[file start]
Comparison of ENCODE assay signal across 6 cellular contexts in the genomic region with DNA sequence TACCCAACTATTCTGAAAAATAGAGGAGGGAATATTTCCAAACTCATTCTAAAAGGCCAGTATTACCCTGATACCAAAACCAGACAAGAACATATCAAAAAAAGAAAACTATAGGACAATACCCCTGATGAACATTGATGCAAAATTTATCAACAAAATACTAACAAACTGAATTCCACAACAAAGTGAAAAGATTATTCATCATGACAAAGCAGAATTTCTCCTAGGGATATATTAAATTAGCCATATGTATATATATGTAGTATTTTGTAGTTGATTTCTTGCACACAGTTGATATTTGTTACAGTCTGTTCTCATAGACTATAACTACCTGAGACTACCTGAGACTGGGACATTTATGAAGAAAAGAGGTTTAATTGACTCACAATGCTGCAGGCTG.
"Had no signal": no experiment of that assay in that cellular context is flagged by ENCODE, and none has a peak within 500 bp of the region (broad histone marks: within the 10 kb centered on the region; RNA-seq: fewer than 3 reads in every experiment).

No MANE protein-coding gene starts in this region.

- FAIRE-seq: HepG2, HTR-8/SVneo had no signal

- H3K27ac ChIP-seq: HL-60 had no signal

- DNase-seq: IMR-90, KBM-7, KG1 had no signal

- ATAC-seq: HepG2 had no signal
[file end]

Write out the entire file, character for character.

Comparison of ENCODE assay signal across 6 cellular contexts in the genomic region with DNA sequence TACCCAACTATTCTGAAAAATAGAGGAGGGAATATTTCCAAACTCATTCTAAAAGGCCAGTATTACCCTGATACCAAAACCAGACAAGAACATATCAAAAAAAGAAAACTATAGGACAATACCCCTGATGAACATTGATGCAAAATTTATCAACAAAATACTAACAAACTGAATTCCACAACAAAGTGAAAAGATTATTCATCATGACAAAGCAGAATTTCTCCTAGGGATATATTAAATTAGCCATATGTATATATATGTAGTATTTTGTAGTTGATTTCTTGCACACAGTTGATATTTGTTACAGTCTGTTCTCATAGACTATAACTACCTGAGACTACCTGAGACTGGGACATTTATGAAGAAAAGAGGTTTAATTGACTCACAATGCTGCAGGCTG.
"Had no signal": no experiment of that assay in that cellular context is flagged by ENCODE, and none has a peak within 500 bp of the region (broad histone marks: within the 10 kb centered on the region; RNA-seq: fewer than 3 reads in every experiment).

No MANE protein-coding gene starts in this region.

- FAIRE-seq: HepG2, HTR-8/SVneo had no signal

- H3K27ac ChIP-seq: HL-60 had no signal

- DNase-seq: IMR-90, KBM-7, KG1 had no signal

- ATAC-seq: HepG2 had no signal